Tuesday, December 31, 2013

30 Before 30 Reflection: Monthly To-Do Lists

New Year's Eve seems like the right time to reflect on a year, and #30 on my 30 Before 30 was to make and keep monthly to-do lists of projects around the house.

This ambition took on added significant in May when we bought a house. Funny how the "to-dos" pile up quickly.

I wasn't as diligent about keeping a written list as I might have been. Though, one result of this goal is that I now keep a pad of paper in my car, since Carol and I make most of our to-do lists while driving. It's a fun little exercise, and I suppose being away from home makes it easier to reflect on what needs to be done without racing off to do it.

The things we've done that made it onto various lists have ranged from the simple and mundane (pick up the bedroom and living room) to the ambitious (paint the shutters and front door) to the complicated (organize the linen closet led to re-organizing storage in the bedroom, the guest room and both bathrooms) to the skill building (replace all the dingy off-white switches and outlets in the house with new, white ones).

I may not have kept this goal as fastidiously as I'd have liked, but it's the one thing from my 30 Before 30 that really improved my life. And it's simple enough that I'd really encourage you to try it. It's so easy to look at a day spent cleaning or organizing or working around the house as a day lost, but it's not. Just 4 or 5 things each month really left us feeling accomplished and it helped us keep track of how much we achieved.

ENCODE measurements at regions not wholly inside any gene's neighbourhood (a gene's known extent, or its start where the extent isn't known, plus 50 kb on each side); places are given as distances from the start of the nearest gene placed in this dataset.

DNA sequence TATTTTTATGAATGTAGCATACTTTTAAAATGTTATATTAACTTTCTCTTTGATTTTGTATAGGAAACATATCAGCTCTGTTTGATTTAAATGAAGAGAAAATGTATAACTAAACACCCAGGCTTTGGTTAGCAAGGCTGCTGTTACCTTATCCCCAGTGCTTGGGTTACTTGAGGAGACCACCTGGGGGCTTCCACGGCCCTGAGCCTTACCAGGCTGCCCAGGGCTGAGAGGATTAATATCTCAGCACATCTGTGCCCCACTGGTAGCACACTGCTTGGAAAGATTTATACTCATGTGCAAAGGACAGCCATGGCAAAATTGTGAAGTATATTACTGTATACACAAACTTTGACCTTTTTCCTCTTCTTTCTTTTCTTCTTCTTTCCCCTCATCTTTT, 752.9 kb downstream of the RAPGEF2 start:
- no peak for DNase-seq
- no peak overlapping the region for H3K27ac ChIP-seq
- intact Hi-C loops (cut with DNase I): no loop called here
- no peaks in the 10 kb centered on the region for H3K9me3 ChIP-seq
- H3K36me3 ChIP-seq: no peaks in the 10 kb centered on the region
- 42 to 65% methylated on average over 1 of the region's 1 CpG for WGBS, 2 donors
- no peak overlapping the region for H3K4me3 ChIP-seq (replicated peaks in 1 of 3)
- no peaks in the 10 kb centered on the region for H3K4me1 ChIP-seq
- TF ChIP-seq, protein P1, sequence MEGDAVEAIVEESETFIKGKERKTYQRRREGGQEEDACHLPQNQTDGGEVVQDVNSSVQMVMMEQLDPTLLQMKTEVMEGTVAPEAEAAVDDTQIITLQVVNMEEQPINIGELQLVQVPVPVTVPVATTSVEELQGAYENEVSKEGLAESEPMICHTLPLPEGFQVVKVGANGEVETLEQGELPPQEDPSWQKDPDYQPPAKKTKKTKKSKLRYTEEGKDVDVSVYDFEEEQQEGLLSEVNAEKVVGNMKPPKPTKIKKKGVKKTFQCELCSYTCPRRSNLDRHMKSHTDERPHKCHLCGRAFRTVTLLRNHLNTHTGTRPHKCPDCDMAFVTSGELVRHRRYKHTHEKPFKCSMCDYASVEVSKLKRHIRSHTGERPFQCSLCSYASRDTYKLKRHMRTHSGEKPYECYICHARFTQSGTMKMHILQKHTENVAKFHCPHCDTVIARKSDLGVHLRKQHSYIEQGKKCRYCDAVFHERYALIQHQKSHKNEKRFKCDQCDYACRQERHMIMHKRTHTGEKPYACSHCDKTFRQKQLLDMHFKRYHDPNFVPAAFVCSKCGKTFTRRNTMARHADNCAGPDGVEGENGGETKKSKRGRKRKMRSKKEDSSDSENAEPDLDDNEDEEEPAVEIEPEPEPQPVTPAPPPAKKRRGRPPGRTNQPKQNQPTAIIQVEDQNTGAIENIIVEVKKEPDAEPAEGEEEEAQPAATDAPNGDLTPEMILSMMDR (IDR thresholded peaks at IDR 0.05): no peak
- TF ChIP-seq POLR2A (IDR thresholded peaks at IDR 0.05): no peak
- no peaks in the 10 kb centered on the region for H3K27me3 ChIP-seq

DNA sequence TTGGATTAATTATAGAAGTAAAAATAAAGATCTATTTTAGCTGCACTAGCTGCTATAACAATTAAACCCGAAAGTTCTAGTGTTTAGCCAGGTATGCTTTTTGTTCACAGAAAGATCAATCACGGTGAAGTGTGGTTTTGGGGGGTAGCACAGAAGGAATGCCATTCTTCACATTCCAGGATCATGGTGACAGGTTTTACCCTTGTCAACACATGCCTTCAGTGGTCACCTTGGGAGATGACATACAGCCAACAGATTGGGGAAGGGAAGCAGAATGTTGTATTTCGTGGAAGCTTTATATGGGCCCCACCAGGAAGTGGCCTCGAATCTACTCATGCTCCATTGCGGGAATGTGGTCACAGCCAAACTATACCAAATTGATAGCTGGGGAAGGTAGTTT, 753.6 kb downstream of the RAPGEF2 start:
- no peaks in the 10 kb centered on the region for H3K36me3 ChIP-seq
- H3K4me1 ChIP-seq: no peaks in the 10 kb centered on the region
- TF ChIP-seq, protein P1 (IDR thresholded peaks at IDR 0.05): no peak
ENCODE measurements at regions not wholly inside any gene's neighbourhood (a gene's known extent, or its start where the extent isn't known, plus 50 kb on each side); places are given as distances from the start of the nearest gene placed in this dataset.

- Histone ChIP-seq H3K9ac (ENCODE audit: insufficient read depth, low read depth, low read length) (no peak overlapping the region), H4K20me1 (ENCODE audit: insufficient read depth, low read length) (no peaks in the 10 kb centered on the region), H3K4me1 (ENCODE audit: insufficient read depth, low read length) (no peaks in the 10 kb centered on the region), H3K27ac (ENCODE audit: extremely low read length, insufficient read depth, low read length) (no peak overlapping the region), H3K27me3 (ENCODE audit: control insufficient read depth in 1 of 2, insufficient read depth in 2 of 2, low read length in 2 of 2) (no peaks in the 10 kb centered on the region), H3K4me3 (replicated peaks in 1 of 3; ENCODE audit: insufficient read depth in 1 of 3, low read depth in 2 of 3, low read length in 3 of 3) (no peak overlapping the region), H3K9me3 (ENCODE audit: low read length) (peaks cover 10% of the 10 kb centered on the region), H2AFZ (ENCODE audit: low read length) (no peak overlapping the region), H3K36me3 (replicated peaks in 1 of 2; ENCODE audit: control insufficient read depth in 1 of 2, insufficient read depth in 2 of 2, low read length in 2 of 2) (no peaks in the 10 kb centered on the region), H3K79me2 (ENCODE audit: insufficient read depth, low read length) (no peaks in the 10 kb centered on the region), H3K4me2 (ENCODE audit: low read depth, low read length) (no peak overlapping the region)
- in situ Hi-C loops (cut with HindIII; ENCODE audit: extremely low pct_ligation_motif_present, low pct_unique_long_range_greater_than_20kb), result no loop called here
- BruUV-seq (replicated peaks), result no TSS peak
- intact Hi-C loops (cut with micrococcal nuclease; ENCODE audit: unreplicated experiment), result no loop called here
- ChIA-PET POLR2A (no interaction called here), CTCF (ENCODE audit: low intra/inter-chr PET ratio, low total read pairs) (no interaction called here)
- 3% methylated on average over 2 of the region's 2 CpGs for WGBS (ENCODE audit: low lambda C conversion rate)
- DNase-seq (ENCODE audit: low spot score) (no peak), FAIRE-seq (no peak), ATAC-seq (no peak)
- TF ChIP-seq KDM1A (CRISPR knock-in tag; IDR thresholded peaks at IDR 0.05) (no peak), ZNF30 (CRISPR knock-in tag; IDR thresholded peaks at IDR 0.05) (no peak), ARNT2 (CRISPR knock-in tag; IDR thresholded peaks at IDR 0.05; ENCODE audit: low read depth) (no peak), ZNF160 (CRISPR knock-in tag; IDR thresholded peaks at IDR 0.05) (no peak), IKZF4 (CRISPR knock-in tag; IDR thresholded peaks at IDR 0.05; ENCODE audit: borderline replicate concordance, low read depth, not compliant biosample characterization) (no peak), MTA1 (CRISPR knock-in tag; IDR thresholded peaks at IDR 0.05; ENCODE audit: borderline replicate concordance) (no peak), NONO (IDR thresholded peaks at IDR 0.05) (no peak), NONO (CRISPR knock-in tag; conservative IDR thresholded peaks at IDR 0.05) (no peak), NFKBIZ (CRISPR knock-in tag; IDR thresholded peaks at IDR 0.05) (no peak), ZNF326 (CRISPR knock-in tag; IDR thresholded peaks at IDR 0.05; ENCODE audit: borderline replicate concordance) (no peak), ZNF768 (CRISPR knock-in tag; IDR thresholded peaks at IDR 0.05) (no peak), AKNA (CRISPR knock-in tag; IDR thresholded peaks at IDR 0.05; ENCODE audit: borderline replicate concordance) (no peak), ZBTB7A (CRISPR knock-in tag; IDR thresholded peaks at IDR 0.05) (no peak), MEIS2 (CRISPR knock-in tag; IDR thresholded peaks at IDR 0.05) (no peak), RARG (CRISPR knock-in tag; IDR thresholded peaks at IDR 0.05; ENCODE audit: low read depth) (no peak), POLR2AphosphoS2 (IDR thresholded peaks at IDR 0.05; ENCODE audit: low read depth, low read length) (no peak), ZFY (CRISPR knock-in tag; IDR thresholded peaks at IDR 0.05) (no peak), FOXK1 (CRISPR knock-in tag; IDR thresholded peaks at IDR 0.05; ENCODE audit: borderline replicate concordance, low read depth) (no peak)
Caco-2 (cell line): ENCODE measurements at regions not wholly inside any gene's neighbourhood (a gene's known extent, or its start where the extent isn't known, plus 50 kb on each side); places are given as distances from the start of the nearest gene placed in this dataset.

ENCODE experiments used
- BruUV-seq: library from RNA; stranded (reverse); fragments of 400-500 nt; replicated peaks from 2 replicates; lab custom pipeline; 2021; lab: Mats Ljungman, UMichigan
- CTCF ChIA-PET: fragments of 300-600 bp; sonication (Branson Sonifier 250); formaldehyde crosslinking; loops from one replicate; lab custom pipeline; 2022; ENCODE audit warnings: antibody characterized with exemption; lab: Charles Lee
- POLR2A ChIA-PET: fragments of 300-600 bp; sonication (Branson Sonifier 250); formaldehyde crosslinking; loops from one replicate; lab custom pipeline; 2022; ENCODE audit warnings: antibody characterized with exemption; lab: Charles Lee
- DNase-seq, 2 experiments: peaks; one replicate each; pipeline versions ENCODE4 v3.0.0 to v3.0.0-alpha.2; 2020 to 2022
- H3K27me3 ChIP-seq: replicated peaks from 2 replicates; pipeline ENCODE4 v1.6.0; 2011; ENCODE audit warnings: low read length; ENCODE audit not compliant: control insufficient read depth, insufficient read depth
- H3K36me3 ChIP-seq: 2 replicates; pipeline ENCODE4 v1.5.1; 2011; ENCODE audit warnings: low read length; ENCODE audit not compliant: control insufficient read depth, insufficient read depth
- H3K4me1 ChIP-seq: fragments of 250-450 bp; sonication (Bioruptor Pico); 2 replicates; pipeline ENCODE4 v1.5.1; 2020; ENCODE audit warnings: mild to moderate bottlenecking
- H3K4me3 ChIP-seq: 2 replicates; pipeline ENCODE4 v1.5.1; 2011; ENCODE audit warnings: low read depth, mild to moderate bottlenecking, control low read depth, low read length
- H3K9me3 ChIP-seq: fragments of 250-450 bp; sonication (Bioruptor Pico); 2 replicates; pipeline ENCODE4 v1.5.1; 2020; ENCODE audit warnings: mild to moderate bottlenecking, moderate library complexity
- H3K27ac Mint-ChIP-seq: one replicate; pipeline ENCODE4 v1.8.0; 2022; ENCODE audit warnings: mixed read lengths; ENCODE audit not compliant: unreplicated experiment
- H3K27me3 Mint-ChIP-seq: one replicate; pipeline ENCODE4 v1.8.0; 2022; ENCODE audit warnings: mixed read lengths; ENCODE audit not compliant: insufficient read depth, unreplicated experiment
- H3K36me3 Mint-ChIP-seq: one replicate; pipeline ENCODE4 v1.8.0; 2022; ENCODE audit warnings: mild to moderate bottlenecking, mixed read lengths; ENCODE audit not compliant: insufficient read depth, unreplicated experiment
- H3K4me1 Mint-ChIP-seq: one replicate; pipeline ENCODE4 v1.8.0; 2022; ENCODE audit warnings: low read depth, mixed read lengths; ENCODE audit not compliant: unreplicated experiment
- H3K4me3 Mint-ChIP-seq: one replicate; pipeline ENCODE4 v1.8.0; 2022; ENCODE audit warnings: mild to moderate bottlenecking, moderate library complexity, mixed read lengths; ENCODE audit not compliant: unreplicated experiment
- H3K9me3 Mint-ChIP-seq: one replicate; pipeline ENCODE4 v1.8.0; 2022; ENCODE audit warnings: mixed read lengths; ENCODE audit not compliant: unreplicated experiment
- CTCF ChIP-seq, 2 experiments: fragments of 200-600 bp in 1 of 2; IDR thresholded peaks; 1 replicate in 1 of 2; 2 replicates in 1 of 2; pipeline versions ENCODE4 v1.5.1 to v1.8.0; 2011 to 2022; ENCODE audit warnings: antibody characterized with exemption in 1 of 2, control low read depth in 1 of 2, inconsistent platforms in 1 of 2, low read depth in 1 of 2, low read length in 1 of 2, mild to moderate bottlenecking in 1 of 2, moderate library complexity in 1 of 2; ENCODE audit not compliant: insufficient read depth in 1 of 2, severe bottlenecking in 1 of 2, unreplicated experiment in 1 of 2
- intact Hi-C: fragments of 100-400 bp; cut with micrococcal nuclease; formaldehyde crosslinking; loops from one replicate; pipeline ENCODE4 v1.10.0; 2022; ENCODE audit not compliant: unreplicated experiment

Monday, December 30, 2013

30 Before 30: Lawrence of Arabia

Watching Lawrence of Arabia, one of the great films I picked as part of my 30 Before 30. left me surprisingly cold.

In part, I blame the pacing. Clearly, my modern sensibility can't handle a 4+ hour movie, and that's way too long for Carol to take in a single sitting. It took us three sessions to watch the whole movie.

But the second piece, the part I find counter-intuitively disturbing, is how post-modern the film felt. Lawrence achieves super-human heights rallying the Arabs to oppose the Turks and their German allies. He also endures tremendous lows, trying and failing to forge a Western democracy among the tribes, not anticipating their cruelty to each other or their conquered foes in the prison camp, and encouraging their lowest impulses in "taking no prisoners" when faced with the retreating marauders (who had committed war crimes of their own).